The world is trying to navigate a new way of working amid the coronavirus pandemic. But leaders are keen to make sure that efforts to make the workplace as diverse and inclusive as possible are still high on the agenda. Ultimately, diversity and inclusion isn’t just the right thing to do, it’s also good for business.
“It is a fact that a company with a more diverse workforce performs better financially. The business case remains robust that those with diversity on executive teams are more likely to have financial outperformance — those stats have strengthened over time,” said Leila McKenzie Delis, CEO of diversity and inclusion membership organisation DIAL Global.
She added that even if a company has improved its diversity, it still needs to be “bold” to foster inclusion and belonging and use Employee Resource Groups (ERG) and Business Resource Groups (BRG) to empower underrepresented groups.
Gathering for a DIAL Global Digital Summit, where Verizon Media is a strategic partner, executives at the world’s largest organisations discussed how companies can lead and win through inclusion and how organisations can craft better inclusion strategies for a competitive edge.
Christopher Kenna, CEO and founder of Brand Advance was on the first panel, alongside
David Grevemberg CBE, CEO of The Commonwealth Games Federation, and Ben Page, CEO at gold standard pollsters Ipsos Mori UK and Ireland.
Brand Advance is a marketing company that helps governments and brands reach diverse communities at scale. Kenna pointed out that during the coronavirus pandemic, he has actually seen the group’s revenue grow 400% globally due to governments and companies doing a complete pivot on the consumers they want to reach.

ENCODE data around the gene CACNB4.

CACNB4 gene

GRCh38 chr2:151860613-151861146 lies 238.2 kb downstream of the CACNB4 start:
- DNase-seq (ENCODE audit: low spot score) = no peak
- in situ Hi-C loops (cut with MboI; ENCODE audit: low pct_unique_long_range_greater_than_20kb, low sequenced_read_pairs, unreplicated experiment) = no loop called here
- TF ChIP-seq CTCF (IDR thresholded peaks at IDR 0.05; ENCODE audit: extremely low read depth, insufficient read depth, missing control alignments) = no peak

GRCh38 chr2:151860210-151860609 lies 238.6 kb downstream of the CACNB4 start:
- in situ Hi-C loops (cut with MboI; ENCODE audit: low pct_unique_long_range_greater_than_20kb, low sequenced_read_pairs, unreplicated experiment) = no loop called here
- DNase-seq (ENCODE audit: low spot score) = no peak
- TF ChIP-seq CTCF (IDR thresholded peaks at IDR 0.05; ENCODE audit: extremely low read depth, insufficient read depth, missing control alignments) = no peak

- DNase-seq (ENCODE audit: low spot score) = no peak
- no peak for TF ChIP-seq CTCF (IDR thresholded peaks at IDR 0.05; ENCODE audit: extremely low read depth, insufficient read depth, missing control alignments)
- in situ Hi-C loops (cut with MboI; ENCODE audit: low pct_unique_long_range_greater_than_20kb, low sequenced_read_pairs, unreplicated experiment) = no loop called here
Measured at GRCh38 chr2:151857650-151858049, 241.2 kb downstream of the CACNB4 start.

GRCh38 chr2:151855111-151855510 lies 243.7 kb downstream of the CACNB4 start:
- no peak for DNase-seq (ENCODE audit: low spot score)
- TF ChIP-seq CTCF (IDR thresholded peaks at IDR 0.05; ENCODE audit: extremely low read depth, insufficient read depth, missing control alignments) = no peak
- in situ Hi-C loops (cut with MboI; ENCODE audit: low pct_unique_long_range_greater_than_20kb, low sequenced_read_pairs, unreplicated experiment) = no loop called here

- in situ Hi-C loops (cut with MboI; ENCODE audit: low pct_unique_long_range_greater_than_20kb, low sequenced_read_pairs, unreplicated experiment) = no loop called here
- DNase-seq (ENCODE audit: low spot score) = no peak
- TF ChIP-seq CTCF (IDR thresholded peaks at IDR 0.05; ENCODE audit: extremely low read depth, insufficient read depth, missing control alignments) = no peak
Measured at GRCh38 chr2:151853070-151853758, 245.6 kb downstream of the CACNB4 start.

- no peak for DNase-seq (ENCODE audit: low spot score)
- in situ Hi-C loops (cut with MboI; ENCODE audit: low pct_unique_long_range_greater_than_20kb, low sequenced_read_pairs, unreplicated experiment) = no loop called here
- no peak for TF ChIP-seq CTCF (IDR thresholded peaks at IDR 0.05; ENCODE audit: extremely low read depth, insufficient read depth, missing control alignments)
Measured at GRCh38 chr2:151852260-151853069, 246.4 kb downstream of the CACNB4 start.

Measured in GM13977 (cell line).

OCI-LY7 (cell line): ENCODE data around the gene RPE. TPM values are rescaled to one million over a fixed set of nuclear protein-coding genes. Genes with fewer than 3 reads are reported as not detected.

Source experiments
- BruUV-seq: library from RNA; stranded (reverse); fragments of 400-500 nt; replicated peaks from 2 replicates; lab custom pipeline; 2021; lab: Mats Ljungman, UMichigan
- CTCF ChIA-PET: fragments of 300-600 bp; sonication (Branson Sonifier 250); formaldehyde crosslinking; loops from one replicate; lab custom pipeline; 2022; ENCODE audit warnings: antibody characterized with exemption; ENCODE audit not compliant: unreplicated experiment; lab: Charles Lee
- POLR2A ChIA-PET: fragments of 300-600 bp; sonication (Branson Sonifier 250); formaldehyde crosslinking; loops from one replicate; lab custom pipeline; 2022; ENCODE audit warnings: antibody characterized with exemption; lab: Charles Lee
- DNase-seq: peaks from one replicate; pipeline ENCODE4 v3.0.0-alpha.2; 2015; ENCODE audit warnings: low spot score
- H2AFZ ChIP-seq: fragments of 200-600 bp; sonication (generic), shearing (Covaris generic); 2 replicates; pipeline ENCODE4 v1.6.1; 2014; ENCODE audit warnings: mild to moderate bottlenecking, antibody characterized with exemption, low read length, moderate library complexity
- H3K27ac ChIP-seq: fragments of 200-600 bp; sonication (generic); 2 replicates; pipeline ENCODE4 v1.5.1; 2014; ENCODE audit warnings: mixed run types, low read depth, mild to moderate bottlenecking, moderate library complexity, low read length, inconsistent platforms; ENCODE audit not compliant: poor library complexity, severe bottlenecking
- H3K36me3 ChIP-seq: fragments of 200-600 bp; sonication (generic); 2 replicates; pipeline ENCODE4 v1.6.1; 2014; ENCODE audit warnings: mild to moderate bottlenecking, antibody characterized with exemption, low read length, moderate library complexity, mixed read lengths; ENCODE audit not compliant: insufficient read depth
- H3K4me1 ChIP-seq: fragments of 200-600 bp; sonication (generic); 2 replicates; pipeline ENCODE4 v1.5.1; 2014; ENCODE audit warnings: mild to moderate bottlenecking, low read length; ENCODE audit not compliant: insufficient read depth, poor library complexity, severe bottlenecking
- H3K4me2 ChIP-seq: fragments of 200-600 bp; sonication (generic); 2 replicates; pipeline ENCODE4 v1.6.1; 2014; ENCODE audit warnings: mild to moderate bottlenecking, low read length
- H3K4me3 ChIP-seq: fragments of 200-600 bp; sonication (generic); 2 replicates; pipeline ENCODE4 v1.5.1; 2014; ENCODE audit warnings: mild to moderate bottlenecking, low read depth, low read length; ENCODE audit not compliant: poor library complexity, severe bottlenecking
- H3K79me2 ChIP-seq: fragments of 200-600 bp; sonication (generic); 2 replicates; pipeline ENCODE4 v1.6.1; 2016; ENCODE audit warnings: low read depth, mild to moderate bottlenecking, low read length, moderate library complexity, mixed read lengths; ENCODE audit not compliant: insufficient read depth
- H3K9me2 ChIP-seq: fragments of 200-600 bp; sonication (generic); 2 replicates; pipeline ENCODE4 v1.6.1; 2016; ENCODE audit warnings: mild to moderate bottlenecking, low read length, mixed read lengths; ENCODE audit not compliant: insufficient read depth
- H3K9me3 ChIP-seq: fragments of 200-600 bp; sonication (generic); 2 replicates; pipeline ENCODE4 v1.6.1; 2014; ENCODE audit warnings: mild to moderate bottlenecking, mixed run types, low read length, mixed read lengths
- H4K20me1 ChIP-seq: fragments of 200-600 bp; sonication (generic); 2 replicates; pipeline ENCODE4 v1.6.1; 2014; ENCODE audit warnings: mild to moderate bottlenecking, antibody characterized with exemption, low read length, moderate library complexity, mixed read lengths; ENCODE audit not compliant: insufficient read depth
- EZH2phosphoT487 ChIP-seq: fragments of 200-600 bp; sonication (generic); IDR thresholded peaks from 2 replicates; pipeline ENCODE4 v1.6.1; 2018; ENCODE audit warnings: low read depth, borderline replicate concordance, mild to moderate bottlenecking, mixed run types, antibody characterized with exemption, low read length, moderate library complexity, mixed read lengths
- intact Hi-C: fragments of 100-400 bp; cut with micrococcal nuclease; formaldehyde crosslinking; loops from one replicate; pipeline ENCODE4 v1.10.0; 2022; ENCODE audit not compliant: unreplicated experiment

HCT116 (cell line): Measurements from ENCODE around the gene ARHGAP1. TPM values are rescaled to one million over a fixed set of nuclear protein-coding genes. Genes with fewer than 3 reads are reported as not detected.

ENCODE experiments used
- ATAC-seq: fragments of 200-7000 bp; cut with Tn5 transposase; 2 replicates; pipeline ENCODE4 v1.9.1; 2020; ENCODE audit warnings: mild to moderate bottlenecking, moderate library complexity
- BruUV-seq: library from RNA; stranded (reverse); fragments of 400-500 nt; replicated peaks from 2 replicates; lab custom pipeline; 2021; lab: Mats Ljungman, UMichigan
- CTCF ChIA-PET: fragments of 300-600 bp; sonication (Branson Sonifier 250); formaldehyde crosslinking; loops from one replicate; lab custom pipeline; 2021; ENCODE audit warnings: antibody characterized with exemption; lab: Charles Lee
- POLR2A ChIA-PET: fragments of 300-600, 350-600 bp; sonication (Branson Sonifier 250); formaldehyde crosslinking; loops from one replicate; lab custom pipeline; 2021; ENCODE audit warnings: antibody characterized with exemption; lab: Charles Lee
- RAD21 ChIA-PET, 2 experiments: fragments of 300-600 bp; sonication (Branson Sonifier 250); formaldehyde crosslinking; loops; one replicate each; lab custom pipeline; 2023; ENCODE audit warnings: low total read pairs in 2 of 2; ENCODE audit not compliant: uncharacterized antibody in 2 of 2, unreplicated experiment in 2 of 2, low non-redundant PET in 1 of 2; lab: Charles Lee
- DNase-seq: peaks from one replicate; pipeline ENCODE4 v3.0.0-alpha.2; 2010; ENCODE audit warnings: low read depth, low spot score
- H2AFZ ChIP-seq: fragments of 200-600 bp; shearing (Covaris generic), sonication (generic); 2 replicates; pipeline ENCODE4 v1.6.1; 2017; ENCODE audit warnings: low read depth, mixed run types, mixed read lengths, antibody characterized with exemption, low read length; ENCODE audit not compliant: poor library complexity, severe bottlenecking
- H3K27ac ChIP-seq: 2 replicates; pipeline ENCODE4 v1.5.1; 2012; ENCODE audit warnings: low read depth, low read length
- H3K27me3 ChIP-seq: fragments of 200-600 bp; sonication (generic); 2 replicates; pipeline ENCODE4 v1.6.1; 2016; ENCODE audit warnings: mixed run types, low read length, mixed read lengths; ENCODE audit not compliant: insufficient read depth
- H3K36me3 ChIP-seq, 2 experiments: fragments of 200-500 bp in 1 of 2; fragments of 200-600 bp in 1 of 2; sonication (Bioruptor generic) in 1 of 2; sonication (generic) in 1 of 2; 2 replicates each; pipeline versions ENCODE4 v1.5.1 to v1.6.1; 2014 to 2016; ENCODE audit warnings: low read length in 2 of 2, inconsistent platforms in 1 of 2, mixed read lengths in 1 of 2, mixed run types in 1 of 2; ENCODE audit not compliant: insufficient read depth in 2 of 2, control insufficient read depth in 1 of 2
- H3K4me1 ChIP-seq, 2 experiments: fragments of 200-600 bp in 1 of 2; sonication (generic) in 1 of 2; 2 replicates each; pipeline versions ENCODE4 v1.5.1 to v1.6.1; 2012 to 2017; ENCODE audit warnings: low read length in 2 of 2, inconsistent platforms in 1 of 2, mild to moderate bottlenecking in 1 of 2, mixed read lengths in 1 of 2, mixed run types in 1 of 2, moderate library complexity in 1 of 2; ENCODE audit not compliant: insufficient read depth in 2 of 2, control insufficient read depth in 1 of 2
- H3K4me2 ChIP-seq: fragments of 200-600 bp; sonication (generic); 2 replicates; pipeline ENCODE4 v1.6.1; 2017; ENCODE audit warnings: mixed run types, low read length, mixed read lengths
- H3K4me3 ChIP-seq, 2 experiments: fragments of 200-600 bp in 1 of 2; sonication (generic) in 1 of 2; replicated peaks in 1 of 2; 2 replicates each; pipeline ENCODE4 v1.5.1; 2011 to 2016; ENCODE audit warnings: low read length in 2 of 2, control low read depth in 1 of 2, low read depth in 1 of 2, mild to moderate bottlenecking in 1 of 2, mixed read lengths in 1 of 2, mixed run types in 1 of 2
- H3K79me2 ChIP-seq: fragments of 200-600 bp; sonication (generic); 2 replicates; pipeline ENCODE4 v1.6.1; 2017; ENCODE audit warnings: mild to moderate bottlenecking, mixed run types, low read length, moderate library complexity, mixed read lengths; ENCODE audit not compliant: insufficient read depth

“Around three months ago, you would see likes of bus drivers and cleaners being called ‘low-paid workers’ — they are now known as ‘key workers’,” said Kenna.
“Previously, no marketers put much effort to reach that demographic, such as the over 50-years-old, those with disability, or from various backgrounds. Now every government and brand wants to reach key workers. There has been a whole of landmark change in how they want to reach people.”
Kenna outlined how, prior to coronavirus, brands and governments would see Brand Advance as an “outside agency” and would go to the likes of marketing giants WPP (WPP.L) for “mainstream” consumers and Brand Advance for the “Other.” Now, they are flocking to Brand Advance because they represent millions of people they want and need to reach during the crisis.
Kenna’s Brand Advance company also leads by example. Kenna says the groups is a “Noah’s Ark of diversity” as there’s “two of everyone.” Part of the birth of Brand Advance came from his passion to make the world a more equal place. He said “I am a black, gay CEO with two teenage kids — one boy who is mixed-race and one girl who is white and blonde.”
“I want to make sure my children are treated equally and I will shout out every day until that happens. Everyone should be on even keel.”
In terms of the COVID-19 pandemic being a pivotal moment to create social change and business for the better, Kenna said “change happens a whole lot faster if there is a commercial change to show for it.”
He said that, at the end of the day, “advertisers and brands want to get their goods or services in front of as many people as possible and get them to buy things they didn’t even know that they wanted.
“Now they are reaching huge demographics and millions of people they didn’t necessarily do before at scale, and for a lot less than two months ago. I have a ray of hope that when [C-suite] look at their marketing spend in months down the line, they’ll realise that cost per acquisition fell down while reaching larger demographics” and that they will continue the trend in putting ad spend down in the same way.